Previous studies showed that human cell line HEK293 lacking mitochondrial superoxide dismutase (MnSOD) exhibited decreased succinate dehydrogenase (SDH) activity, and mice lacking MnSOD displayed significant reductions in SDH and aconitase activities. Since MnSOD has significant effects on SDH activity, and succinate is a key regulator of TET enzymes needed for proper differentiation, we hypothesized that SOD2 loss would lead to succinate accumulation, inhibition of TET activity, and impaired erythroid precursor differentiation. To test this hypothesis, we genetically disrupted the SOD2 gene using the CRISPR/Cas9 genetic strategy in a human erythroleukemia cell line (HEL 92.1.7) capable of induced differentiation toward an erythroid phenotype. Cells obtained in this manner displayed significant inhibition of SDH activity and ~10-fold increases in cellular succinate levels compared to their parent cell controls. Furthermore, SOD2-/- cells exhibited significantly reduced TET enzyme activity concomitant with decreases in genomic 5-hmC and corresponding increases in 5-mC. Finally, when stimulated with δ-aminolevulonic acid (δ-ALA), SOD2-/- - HEL cells failed to properly differentiate toward an erythroid phenotype, likely due to failure to complete the necessary global DNA demethylation program required for erythroid maturation. Together, our findings support the model of an SDH/succinate/TET axis and a role for succinate as a retrograde signaling molecule of mitochondrial origin that significantly perturbs nuclear epigenetic reprogramming and introduce MnSOD as a governor of the SDH/succinate/TET axis.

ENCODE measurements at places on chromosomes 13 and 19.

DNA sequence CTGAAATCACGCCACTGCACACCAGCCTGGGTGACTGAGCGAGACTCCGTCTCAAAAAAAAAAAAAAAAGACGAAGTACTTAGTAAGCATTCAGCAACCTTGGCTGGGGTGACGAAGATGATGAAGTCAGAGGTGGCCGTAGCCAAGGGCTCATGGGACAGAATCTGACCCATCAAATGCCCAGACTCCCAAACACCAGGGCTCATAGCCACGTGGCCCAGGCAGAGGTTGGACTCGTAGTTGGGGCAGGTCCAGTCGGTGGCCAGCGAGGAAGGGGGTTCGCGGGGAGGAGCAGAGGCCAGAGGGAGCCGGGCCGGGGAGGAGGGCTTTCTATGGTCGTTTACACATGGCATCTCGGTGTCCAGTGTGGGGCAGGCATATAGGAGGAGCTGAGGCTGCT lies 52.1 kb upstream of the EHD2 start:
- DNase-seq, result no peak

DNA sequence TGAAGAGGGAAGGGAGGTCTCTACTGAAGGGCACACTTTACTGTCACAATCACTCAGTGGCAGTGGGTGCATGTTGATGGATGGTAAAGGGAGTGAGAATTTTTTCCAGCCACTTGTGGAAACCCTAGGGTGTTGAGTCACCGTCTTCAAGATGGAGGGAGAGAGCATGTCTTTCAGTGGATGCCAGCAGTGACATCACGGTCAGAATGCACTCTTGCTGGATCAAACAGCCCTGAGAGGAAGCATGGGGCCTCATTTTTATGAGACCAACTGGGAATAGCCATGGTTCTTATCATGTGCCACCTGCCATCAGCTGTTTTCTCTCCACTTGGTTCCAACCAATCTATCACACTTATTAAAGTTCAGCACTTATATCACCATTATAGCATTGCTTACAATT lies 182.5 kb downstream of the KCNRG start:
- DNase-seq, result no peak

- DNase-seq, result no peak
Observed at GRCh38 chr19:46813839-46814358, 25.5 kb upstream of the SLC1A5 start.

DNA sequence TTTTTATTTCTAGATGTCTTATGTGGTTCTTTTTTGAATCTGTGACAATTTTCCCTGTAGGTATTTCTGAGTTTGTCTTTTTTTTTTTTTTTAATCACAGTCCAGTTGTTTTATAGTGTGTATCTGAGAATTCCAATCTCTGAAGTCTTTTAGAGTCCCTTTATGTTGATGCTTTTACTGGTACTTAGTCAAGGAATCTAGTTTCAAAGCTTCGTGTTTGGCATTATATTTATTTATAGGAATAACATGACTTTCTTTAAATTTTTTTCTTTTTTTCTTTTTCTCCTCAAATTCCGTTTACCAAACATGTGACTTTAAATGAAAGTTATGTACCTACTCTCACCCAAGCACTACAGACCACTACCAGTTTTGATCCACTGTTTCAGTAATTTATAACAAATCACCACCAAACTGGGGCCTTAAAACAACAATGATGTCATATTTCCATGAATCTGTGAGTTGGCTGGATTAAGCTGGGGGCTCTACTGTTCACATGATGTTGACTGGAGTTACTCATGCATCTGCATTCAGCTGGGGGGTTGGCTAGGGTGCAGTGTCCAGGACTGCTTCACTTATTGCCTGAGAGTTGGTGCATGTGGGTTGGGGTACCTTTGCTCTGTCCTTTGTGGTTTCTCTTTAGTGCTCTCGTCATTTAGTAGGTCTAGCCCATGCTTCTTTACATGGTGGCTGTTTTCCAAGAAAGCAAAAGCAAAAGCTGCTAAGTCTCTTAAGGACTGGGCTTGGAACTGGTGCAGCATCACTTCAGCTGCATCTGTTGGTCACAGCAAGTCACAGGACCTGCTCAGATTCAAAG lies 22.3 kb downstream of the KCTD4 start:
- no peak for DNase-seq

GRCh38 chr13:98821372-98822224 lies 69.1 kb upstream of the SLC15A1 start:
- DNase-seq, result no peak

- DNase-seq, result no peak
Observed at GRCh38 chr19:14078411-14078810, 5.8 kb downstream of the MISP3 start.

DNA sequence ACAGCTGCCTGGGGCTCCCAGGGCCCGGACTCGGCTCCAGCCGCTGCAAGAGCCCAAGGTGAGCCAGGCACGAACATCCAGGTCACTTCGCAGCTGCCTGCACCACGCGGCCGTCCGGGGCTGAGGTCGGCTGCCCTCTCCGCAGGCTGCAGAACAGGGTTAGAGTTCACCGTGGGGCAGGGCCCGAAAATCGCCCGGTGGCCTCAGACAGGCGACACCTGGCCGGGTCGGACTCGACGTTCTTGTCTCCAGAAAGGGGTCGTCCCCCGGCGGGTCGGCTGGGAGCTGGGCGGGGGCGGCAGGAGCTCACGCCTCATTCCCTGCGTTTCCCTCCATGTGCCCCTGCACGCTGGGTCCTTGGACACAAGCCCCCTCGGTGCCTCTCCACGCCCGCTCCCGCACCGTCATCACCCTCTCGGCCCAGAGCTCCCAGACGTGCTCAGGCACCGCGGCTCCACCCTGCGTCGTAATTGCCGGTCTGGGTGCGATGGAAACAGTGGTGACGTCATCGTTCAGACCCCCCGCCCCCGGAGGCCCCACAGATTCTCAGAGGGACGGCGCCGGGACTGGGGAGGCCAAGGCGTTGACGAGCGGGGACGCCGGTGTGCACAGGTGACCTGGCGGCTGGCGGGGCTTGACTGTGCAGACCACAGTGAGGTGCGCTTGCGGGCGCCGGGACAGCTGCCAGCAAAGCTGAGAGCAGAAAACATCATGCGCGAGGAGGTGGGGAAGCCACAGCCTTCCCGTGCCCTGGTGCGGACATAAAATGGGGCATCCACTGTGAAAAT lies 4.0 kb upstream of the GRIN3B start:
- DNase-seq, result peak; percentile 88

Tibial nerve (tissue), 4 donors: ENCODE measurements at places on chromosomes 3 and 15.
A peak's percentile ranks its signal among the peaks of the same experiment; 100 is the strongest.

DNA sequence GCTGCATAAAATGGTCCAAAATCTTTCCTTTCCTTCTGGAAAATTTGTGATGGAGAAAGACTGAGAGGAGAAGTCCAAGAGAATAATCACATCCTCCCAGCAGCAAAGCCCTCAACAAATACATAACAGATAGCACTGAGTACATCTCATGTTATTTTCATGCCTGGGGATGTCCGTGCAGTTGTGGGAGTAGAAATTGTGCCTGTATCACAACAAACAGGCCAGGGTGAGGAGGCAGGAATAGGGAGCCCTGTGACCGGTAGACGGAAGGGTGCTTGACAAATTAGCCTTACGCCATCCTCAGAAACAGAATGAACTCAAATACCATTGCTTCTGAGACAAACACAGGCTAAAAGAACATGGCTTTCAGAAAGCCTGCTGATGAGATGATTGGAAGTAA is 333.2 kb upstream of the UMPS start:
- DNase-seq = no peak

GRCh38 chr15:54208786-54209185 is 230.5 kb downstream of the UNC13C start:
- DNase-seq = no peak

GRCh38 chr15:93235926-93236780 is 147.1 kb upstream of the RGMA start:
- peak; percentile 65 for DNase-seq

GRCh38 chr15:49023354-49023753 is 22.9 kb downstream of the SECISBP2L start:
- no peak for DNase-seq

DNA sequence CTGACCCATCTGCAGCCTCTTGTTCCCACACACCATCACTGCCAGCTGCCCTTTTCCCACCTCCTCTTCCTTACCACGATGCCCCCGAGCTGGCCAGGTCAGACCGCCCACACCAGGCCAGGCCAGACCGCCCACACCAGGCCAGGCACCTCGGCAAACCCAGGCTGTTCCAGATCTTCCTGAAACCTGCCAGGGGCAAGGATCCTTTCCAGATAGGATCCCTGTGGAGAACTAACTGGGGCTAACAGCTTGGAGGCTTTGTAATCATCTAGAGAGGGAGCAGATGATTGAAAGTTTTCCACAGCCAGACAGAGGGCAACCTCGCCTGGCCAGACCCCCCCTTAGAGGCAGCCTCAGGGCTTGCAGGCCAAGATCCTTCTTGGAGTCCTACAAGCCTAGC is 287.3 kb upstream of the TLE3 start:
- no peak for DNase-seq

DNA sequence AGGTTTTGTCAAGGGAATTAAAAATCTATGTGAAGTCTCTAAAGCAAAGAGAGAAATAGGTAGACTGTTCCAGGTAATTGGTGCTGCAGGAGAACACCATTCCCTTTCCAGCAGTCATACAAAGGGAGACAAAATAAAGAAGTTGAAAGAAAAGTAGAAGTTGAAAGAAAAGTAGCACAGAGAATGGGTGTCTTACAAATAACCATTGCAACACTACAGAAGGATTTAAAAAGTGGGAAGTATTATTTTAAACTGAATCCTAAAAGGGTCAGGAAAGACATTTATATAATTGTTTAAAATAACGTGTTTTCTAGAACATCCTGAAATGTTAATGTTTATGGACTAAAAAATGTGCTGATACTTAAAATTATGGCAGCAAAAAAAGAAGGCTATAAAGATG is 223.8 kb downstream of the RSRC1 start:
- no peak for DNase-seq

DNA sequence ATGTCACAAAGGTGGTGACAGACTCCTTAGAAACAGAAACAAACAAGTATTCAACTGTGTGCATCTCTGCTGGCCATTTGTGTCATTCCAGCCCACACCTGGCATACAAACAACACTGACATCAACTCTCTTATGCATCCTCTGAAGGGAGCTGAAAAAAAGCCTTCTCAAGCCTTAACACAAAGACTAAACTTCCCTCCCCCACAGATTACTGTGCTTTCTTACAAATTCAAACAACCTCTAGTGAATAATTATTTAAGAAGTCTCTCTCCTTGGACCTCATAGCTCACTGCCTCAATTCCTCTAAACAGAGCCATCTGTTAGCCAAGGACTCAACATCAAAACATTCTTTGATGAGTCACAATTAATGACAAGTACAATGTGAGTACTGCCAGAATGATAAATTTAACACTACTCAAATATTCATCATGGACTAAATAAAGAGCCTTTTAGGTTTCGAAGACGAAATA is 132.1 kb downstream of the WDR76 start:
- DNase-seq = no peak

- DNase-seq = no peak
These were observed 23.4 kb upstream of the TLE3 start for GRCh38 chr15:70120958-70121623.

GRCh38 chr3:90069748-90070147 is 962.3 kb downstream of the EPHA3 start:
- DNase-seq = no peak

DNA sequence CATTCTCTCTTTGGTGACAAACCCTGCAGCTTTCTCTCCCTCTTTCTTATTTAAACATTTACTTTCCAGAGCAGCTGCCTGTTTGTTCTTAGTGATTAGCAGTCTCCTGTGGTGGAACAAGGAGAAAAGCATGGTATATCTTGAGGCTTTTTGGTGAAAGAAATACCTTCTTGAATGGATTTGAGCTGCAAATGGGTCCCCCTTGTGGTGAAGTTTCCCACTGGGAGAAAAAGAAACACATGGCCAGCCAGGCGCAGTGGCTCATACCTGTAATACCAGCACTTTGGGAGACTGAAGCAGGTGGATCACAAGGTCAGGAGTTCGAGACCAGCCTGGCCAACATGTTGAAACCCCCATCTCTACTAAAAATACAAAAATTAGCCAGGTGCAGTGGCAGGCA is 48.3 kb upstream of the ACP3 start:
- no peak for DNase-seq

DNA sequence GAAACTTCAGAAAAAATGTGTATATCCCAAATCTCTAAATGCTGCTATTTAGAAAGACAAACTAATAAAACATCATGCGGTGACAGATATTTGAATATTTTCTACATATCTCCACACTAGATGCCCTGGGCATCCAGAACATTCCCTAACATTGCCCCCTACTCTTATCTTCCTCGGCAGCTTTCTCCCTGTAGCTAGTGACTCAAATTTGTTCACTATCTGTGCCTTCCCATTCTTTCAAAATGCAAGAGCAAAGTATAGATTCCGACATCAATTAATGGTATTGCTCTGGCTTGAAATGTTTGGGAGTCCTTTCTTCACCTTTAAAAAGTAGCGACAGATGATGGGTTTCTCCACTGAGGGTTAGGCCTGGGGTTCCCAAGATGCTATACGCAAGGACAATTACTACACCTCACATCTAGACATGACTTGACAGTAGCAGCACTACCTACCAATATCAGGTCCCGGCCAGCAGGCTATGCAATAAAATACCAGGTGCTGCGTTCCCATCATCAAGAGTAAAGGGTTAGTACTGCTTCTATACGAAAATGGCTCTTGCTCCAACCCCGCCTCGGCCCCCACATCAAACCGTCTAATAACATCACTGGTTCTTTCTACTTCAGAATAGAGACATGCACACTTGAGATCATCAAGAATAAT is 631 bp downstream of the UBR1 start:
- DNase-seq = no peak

Mitochondria, Superoxide dismutase, Iron homeostasis, Succinate dehydrogenase, Retrograde signaling, DNA methylation, Epigenetic control, Gene expression